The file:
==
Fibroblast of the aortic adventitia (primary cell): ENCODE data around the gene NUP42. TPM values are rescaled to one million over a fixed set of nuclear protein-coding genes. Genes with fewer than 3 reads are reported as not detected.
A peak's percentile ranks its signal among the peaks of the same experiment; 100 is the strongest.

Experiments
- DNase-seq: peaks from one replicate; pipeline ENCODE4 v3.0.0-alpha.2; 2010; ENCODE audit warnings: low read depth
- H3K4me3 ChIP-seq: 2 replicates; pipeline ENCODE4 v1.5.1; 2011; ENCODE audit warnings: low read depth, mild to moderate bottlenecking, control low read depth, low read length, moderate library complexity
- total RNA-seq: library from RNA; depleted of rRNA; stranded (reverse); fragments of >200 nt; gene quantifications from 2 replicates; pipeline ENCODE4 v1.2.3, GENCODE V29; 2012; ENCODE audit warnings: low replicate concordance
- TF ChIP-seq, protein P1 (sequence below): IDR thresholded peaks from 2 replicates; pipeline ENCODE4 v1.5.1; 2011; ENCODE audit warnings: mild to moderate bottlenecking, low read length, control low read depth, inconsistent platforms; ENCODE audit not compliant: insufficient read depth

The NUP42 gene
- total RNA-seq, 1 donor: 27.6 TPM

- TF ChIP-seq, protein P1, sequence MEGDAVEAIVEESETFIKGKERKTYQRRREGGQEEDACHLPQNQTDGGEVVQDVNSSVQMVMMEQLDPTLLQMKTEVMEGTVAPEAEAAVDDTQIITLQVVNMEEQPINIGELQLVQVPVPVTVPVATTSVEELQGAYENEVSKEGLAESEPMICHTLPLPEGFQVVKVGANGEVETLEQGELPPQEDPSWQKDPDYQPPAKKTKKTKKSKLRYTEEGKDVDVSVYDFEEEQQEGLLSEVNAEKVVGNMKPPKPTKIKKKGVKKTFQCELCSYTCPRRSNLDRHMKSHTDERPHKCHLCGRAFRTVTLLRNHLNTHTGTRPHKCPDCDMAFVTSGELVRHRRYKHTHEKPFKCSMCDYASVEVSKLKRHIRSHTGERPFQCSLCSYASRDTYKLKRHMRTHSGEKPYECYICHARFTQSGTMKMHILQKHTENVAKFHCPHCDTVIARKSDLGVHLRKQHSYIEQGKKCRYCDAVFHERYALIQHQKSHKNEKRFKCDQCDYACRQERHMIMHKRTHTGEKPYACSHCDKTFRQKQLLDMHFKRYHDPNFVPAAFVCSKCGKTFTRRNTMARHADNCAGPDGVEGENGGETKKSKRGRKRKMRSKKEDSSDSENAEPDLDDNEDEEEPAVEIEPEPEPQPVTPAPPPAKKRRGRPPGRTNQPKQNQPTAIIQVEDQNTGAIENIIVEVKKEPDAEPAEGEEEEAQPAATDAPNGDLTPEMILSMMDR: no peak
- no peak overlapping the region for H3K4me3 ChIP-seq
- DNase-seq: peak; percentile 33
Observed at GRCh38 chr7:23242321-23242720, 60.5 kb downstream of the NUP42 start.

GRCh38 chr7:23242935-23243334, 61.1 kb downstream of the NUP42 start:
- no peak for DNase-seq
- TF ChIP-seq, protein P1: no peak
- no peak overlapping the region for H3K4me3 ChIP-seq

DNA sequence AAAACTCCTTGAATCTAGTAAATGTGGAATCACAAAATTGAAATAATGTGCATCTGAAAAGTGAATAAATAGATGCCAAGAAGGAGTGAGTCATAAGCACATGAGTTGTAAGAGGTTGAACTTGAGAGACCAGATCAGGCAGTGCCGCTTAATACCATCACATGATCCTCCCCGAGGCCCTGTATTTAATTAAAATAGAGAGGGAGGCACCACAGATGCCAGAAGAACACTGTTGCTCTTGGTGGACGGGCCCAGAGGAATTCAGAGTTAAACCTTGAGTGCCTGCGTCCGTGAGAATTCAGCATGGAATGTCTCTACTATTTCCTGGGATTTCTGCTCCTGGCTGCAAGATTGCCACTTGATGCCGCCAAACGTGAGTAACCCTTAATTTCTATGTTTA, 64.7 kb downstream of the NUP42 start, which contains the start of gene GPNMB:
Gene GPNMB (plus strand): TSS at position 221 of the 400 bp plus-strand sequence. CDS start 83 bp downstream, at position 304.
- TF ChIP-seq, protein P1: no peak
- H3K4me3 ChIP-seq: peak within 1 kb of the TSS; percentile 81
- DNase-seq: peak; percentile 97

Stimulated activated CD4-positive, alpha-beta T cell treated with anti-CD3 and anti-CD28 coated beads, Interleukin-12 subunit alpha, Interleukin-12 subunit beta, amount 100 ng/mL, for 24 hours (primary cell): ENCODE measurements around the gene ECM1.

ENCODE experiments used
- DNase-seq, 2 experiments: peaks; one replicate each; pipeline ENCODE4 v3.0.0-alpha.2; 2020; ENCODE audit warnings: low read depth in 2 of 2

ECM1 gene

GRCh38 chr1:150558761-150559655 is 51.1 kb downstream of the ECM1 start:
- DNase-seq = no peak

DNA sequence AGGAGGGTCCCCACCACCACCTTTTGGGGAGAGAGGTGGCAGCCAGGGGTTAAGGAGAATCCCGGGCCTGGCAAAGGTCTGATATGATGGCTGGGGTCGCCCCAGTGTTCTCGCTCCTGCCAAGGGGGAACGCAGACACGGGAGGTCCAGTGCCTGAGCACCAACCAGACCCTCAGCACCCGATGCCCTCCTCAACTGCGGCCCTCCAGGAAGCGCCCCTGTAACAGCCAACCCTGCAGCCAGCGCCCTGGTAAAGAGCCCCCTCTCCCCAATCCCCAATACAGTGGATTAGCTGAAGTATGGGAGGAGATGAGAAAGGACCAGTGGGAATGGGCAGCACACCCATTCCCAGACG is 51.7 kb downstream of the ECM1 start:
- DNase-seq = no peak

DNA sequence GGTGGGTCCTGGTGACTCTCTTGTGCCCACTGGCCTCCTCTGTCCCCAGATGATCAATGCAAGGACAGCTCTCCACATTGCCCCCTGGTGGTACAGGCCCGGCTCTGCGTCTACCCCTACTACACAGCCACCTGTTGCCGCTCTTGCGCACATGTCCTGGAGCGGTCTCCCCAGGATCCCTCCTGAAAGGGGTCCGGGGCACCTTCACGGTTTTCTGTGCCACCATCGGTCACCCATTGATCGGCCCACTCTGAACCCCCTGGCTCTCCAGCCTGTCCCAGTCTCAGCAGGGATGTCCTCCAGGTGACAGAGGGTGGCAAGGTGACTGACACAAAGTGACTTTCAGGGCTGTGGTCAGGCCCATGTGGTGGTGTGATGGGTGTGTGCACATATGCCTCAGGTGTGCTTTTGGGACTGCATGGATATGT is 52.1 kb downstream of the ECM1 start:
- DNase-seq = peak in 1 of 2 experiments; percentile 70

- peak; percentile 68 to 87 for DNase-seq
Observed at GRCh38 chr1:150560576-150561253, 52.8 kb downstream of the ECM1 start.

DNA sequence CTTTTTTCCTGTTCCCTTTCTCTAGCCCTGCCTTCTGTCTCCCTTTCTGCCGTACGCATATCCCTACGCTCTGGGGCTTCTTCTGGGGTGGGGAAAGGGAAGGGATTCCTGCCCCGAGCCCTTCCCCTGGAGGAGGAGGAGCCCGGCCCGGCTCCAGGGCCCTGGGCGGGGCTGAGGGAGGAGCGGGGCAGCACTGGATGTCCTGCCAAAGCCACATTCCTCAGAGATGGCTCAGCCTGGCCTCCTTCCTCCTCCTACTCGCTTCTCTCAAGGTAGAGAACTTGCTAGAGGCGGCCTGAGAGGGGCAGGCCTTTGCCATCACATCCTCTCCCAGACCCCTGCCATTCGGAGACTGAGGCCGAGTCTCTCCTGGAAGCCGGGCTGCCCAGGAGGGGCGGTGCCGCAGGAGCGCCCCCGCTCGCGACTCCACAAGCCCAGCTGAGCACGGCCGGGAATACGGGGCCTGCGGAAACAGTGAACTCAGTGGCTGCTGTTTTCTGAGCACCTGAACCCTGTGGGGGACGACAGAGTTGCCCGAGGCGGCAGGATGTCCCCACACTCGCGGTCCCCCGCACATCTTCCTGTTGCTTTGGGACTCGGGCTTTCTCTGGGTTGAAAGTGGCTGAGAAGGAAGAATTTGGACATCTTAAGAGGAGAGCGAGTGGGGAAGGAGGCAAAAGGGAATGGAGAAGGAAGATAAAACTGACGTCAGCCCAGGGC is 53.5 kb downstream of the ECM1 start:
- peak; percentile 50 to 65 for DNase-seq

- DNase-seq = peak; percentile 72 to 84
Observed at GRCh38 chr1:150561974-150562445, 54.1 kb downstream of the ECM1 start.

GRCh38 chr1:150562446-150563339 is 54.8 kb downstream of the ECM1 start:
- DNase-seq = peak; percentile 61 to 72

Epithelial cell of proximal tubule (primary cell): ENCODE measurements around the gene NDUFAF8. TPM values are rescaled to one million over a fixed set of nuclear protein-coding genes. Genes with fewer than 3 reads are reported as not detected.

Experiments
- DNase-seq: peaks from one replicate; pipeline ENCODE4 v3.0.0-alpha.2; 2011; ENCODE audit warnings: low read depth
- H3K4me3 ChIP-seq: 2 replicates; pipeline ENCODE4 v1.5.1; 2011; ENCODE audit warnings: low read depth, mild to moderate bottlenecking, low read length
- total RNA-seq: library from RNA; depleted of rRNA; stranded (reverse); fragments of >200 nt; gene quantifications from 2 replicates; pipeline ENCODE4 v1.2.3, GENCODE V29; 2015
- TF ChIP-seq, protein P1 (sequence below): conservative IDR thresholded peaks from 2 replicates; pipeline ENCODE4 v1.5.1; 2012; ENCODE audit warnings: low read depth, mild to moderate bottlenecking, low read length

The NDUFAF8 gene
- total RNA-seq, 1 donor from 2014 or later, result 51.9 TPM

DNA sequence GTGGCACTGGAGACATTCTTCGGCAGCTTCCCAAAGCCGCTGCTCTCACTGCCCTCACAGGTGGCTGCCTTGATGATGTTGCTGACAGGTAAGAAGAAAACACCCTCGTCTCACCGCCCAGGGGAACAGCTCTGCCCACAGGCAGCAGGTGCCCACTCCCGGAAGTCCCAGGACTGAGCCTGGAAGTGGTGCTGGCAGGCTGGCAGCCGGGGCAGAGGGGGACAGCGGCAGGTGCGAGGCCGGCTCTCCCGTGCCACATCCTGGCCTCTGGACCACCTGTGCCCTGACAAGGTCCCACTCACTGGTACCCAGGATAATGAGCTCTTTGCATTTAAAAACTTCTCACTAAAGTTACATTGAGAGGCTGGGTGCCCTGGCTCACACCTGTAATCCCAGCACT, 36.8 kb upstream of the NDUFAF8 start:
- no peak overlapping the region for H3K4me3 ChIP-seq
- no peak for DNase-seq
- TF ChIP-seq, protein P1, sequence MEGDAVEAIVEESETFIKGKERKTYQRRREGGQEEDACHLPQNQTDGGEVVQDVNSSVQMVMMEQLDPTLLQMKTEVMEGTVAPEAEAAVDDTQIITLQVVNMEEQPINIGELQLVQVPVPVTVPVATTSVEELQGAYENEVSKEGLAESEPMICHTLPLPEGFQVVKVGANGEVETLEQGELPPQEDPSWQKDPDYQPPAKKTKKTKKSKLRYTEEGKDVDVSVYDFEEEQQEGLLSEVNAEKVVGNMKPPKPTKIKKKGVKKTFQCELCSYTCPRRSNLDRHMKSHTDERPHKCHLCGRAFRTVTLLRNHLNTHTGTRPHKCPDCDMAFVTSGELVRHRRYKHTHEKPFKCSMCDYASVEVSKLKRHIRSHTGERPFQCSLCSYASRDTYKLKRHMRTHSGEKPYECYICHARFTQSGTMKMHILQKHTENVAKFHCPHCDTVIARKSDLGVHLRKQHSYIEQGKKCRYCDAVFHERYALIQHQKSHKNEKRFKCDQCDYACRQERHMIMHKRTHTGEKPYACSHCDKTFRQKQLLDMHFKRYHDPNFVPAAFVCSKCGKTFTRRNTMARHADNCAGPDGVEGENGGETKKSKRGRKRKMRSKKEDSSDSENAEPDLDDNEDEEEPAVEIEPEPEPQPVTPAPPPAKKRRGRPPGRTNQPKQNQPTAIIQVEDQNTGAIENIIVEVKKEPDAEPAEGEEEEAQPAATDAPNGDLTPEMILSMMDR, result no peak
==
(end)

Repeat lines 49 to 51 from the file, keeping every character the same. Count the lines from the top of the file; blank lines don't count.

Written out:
DNA sequence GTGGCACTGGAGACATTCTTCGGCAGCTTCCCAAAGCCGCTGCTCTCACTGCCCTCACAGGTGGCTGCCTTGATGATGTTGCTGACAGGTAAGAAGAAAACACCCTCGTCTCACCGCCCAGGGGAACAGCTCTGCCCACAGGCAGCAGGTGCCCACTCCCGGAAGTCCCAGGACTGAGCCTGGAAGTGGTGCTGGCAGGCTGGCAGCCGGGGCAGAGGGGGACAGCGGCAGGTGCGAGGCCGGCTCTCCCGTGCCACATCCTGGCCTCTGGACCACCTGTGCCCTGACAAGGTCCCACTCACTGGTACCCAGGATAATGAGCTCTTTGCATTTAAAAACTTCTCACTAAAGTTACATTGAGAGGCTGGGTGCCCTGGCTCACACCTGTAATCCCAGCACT, 36.8 kb upstream of the NDUFAF8 start:
- no peak overlapping the region for H3K4me3 ChIP-seq
- no peak for DNase-seq